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Why Sense Samples at High Frequency: Your Oven vs. Your Dryer
Data Science
Ghinwa Choueiter

In a previous blog, we described how the Sense energy monitor connects to the main breakers of your electrical panel, and unlike currently installed US smart meters, it records the power signal at a much higher rate — in the range of millions of samples per second. Many people have asked us why our monitor records the data at such a high frequency and whether there are any benefits to doing so. To answer this question, let’s dive into our data and show you the effect of increasing sampling frequency on the data analysis and the load disaggregation results.

Currently, smart meters record power data and transmit it at an hourly rate or every 15 minutes with an approximate delay of 36 hours over the wide area network (WAN) to utilities companies. Since utilities primarily use the recorded data for billing and monitoring purposes, they have little need to support higher sampling and transmission rates. It is worth noting that other types of networks, such as a home area network (HAN), can help increase the data transmission rate of a smart meter, and currently do so every 6-7.5 second. However, these rates are still insufficient to support the features that Sense offers. More details about smart meters and their frequencies of operation can also be found here.

So why does the Sense monitor sample at such a high rate? It is true that the low-resolution data provided by smart meters could be roughly correlated with some high-load electric appliances, such as ACs, space heaters, and washing machine; however accurate load disaggregation based on such data assumes that the loads are distinct and separable as shown in Figure 1. This is hardly ever the case (we wish!).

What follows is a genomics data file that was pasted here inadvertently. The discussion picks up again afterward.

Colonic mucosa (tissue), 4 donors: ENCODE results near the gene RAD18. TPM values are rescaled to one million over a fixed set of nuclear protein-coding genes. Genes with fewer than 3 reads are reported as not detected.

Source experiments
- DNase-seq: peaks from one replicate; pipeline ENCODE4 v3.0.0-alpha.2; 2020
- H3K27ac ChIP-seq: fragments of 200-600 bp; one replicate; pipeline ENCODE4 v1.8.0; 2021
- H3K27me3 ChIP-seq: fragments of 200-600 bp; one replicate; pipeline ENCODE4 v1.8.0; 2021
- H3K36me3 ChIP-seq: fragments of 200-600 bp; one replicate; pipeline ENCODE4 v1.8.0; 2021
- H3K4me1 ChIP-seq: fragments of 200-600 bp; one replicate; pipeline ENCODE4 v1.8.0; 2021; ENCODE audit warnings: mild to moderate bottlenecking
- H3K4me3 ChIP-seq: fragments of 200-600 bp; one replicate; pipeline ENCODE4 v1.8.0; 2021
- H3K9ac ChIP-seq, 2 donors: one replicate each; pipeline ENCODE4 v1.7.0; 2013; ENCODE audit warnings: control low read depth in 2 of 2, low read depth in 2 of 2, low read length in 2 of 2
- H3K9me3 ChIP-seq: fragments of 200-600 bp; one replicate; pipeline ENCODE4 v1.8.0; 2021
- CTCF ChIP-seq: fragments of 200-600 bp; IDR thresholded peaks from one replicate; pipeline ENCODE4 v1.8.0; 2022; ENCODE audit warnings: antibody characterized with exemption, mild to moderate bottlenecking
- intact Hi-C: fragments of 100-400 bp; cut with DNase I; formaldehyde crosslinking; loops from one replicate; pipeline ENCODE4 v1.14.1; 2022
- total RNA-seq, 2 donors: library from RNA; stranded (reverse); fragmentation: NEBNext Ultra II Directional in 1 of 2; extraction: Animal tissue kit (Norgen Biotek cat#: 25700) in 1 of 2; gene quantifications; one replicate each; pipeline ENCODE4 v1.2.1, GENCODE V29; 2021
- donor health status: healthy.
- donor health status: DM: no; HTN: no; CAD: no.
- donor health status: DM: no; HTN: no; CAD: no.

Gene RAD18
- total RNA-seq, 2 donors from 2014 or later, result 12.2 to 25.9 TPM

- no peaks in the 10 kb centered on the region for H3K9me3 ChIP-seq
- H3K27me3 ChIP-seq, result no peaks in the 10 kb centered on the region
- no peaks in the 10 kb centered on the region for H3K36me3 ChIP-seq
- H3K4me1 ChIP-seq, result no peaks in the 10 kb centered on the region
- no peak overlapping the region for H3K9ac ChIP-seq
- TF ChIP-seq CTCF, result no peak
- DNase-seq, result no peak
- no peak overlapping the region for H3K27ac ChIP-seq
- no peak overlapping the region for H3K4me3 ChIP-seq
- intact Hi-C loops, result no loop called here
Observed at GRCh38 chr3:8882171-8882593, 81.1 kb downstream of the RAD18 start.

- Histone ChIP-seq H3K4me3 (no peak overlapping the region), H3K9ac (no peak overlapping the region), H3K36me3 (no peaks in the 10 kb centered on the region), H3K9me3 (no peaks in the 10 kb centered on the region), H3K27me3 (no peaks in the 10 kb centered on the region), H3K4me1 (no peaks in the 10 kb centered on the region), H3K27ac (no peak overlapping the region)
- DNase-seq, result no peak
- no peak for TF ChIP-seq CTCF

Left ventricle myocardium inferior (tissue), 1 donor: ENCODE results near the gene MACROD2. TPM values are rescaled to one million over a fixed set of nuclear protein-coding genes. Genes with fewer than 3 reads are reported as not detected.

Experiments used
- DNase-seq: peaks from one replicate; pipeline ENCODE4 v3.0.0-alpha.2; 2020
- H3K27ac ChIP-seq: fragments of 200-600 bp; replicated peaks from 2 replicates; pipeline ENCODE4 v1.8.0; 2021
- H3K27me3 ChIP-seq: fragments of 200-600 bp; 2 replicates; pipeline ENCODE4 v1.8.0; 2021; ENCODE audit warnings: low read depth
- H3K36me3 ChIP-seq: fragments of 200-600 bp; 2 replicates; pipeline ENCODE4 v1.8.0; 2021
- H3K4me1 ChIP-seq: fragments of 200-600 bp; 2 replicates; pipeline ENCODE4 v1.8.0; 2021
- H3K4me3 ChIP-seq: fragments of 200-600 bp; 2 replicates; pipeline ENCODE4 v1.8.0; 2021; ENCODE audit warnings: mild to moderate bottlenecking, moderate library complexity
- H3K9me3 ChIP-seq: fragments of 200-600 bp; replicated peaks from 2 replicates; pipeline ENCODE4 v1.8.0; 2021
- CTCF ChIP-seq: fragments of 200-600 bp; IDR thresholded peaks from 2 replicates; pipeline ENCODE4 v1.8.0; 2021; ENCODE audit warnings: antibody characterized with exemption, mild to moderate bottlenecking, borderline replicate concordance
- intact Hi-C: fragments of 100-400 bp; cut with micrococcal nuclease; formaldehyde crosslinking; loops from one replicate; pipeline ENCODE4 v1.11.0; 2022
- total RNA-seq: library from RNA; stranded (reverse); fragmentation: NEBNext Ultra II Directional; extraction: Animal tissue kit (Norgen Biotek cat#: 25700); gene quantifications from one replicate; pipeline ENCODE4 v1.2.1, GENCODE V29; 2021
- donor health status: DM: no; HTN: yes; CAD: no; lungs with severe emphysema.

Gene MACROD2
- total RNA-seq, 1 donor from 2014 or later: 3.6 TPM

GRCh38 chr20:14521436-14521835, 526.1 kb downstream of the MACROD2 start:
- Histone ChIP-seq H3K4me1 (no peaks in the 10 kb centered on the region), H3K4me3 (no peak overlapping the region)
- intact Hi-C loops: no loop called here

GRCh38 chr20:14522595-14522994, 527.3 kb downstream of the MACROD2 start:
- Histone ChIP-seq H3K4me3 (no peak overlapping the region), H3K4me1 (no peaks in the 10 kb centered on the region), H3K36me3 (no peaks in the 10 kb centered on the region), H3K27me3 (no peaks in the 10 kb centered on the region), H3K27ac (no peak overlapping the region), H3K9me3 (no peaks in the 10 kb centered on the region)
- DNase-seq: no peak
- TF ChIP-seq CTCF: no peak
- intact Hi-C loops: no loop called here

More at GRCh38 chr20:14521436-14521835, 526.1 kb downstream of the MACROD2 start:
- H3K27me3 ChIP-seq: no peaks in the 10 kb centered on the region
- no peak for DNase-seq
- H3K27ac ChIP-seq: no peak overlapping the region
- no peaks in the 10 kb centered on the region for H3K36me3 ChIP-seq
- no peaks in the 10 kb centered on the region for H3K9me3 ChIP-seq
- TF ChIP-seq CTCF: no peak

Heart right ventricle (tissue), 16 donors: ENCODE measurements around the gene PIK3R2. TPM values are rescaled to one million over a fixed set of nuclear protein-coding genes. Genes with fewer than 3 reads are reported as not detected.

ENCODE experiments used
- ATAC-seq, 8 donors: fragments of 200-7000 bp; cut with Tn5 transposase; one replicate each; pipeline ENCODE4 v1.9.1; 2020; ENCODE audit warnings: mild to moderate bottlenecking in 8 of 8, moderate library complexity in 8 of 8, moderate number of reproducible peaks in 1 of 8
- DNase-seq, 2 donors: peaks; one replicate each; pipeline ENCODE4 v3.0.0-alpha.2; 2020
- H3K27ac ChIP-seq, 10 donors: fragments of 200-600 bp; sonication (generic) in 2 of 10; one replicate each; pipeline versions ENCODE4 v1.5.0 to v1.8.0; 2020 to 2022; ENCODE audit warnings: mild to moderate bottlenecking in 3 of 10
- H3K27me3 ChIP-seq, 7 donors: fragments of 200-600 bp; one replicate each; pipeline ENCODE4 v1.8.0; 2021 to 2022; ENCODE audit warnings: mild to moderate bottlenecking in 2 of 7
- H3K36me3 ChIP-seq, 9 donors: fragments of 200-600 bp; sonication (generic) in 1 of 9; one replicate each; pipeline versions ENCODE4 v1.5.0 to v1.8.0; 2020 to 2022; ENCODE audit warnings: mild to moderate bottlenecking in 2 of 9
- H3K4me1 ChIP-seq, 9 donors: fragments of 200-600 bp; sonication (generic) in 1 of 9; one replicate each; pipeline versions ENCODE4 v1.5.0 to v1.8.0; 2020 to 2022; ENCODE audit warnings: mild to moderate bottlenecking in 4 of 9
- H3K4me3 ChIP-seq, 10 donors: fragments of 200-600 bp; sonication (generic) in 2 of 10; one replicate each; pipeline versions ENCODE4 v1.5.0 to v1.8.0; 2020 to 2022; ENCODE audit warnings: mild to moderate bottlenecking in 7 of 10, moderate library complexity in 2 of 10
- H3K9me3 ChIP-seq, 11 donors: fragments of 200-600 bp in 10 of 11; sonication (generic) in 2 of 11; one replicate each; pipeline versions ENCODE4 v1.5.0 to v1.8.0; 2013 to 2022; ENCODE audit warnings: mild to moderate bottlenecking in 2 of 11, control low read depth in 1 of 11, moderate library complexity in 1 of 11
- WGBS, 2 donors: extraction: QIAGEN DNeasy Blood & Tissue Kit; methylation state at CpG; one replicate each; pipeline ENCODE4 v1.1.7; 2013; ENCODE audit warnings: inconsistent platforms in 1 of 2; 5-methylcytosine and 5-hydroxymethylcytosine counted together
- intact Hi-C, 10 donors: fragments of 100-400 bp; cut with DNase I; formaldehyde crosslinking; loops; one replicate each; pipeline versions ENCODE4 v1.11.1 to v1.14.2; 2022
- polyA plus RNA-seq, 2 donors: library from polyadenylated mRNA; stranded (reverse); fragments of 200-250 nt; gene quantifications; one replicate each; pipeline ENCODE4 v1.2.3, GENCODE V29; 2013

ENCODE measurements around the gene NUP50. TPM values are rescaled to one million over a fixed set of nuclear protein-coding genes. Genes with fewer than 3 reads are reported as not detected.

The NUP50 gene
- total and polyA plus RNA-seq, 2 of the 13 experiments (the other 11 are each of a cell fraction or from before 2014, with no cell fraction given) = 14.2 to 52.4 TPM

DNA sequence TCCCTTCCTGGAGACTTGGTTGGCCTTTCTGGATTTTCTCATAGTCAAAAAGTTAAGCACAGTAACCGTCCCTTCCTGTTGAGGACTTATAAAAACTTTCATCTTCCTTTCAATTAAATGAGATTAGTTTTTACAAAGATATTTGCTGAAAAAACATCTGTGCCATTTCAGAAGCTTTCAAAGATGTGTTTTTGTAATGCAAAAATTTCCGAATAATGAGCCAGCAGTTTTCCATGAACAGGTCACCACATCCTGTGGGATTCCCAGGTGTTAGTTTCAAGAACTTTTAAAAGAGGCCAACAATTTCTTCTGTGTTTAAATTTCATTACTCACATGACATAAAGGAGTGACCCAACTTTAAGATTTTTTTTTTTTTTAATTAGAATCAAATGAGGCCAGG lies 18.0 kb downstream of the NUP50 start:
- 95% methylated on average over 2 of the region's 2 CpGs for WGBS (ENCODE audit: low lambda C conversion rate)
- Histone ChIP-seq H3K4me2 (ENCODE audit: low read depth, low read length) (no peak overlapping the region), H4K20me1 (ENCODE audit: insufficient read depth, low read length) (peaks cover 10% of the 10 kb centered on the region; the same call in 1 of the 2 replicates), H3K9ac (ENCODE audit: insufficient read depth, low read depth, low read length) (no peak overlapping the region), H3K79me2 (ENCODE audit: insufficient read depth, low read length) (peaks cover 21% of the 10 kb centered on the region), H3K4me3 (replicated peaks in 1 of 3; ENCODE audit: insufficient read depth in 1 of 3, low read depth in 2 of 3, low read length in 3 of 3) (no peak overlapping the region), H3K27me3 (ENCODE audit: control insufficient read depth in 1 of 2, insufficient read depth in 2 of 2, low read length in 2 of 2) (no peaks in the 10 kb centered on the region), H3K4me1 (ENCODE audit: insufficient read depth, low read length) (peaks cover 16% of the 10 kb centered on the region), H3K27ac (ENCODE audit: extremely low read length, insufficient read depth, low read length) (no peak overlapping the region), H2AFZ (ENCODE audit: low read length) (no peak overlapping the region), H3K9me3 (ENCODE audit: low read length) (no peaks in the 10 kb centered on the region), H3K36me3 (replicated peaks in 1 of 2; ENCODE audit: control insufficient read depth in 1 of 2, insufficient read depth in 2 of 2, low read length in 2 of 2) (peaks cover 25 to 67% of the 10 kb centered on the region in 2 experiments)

Figure 1. Sample snippet of an electrical signal illustrating the ideal (and unlikely) scenario of clean and distinct loads. Hart, G., 1992. Nonintrusive appliance load monitoring. Proceedings of the IEEE, 80(12), p.1870-1891.

Moreover, the low-frequency smart meter data is highly inadequate for the purposes of:

  1. Distinguishing between two very different appliances such as a dryer and an oven, for example. As illustrated in Figures 2 and 3, a lot of the nuances and distinctive appliance features can only be captured at sampling frequencies significantly higher than those provided by smart meters. This illustration is but one example among numerous others.
  2. Providing real-time data updates to the user. One of the main benefits of using Sense is to allow the user to listen to their home in real-time and be informed about the energy consumption and performance of their appliances. (e.g. did I leave my garage door open, is my space heater still on?). This Sense feature is simply unavailable if the data is not transmitted at the appropriate rate.
  3. Providing detailed appliance-level information. (e.g. is my old basement fridge consuming much more energy than my new kitchen one?). We have highlighted the problem with low-resolution signals for distinctive appliances. However, low-resolution data becomes even less useful when attempting to distinguish between similar appliances of different makes or brands. In this case, the differences could be quite subtle and easily lost with low-frequency data.

In the photo below we show two devices at low frequency (one one the left, and one on the right). The top and bottom image show the activity on the two service mains that feed from the grid into your electric panel. Looking at the signatures below – can you tell which signatures are the oven and which are for the dryer?

Figure 2. At low frequency, the oven and dryer are indistinguishable.

Now that the two electrical signatures are at high frequency, notice that the signature on the left is more distinguishable. Can you guess which device is on the left, and what that onset signifies?

Figure 3. At high frequency, the oven (left) and the dryer (right).

So while it seems that smart meters primarily benefit utilities companies by reducing the unnecessary deployment of monitoring staff and reporting anomalies such as power surges and outages, the Sense energy monitor has been designed with the user first in mind. By keeping you informed about what’s on, Sense wants you to feel empowered (yes! we used the word empowered!) to make intelligent decisions about your energy consumption.

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